Cyndi Lauper pens this essay on LGBT youth homelessness for The Advocate:
It’s an election year and there’s a lot of talk about what our nation’s priorities need to be for the next four to eight years. What we have to make sure is not forgotten is the epidemic of lesbian, gay, bisexual, and transgender youth homelessness. Up to 40 percent of homeless youth identify as LGBT, yet fewer than 7 percent of kids nationwide are LGBT. That discrepancy is outrageous, and it’s something we can’t ignore. That’s why, on April 27, 2016, we will raise our voices for #40toNoneDay: a national day organized by the True Colors Fund to raise public awareness about LGBT youth homelessness.CYNDI LAUPER is a Tony-, Emmy-, and Grammy-winning writer, actor, and musician. She is also the cofounder of the True Colors Fund, which combats LGBT youth homelessness.
While family rejection is the most commonly cited reason for LGBT youth homelessness, it’s just one piece of the puzzle — a very big puzzle. We need to make sure we’re seeing the whole picture.
People often think that because they don’t work at a homeless shelter, they don’t have a role to play. The reality is: everyone can make a difference! Think of it this way: Kids experiencing homelessness come into contact with more than just the good folks working at shelters. They also go to coffee shops and libraries. They ride the bus. They’re on the Internet. You may interact with them on a regular basis without even realizing it. We all need to put our heads together to make sure these young people can get support wherever they go — and be themselves when they get there.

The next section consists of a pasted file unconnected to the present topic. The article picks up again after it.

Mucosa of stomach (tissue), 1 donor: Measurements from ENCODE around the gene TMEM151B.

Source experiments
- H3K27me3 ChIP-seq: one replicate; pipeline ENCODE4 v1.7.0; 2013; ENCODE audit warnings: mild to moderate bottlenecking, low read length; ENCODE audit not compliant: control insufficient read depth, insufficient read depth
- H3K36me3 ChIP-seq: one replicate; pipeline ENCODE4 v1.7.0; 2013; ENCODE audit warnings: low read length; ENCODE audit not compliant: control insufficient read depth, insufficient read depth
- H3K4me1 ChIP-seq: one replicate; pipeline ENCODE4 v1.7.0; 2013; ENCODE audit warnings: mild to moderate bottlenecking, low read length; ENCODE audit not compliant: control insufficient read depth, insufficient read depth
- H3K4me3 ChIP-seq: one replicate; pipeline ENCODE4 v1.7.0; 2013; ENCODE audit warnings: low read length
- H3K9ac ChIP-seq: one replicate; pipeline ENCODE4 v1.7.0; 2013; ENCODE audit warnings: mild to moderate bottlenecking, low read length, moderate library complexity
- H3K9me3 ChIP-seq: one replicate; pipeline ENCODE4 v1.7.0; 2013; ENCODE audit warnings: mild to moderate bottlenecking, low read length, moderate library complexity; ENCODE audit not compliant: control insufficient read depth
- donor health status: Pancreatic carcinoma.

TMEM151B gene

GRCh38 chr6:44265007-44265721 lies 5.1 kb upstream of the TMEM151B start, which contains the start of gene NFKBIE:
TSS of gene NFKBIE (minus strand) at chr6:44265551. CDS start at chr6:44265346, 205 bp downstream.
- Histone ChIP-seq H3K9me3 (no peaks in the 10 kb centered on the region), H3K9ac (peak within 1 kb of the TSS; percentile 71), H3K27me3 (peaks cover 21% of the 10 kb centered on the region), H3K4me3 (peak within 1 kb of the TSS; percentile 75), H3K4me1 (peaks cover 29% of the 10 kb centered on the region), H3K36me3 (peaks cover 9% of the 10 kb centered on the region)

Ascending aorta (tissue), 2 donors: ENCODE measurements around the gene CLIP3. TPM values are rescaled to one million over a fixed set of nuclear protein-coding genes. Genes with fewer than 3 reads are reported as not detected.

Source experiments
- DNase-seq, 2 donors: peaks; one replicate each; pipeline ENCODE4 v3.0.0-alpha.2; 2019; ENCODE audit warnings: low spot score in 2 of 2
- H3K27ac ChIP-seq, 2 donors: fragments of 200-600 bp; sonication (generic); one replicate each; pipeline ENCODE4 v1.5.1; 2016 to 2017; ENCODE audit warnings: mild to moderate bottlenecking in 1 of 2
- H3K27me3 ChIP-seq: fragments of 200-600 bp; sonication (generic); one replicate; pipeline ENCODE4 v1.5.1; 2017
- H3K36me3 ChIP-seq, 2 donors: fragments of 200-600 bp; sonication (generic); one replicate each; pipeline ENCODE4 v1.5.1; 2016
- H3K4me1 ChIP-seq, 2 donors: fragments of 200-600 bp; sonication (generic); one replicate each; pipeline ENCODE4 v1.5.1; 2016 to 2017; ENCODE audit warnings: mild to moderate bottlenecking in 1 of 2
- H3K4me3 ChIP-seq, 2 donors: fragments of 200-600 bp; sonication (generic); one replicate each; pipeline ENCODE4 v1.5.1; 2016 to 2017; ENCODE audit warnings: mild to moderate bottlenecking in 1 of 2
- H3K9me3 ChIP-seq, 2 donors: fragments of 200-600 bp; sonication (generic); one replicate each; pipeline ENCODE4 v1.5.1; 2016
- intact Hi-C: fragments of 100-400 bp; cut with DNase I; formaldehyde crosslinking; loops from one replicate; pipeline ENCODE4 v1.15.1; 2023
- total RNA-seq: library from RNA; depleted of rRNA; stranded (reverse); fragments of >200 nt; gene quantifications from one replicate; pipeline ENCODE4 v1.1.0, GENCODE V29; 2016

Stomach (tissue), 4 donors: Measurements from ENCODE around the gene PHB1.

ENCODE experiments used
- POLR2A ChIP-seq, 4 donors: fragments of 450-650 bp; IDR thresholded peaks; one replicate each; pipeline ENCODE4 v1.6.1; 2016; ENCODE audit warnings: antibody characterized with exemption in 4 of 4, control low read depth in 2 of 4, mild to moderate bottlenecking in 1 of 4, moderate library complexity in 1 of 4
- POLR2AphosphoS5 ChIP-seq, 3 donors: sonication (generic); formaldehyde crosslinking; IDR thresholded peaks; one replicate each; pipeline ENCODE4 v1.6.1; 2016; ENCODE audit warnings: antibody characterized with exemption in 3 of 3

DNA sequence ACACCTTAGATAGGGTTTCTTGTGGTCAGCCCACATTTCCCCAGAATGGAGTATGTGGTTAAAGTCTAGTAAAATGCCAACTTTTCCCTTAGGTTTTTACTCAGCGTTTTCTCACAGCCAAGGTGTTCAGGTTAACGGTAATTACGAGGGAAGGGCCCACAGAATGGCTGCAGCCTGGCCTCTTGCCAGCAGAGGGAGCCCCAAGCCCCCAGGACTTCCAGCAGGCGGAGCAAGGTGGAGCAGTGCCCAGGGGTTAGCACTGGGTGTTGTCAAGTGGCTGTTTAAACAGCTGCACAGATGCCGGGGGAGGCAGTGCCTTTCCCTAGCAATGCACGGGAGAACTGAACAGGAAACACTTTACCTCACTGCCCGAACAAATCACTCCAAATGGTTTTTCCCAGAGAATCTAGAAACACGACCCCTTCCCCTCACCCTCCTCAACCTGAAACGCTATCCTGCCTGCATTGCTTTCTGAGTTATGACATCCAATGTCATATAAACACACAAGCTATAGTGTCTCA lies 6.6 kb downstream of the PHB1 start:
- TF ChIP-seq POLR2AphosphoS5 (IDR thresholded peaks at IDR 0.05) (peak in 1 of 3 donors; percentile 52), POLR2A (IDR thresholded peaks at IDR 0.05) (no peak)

Right now people all across America are making a difference. A 24-hour diner owner in North Carolina is giving kids a place to stay when they have nowhere else to go. A library in Indiana is letting kids without a permanent address use computers to access lifesaving resources. In Minnesota police officers are using an app developed by the community to help kids find shelters with available beds. There are many more possibilities that have yet to be explored. That’s why we need to keep the conversation going.
Youth are our future, but they’re also our present. We need to make these kids our priority now. If we don’t, where will they be in five, 10, 20 years? Where will our country be? Even if we all agree that ending LGBT youth homelessness needs to be a priority, how can we rise above the noise and make our message heard? Our voices are stronger when we say something together. Last year, #40toNoneDay reached more than 17 million people. How many more can we reach this year?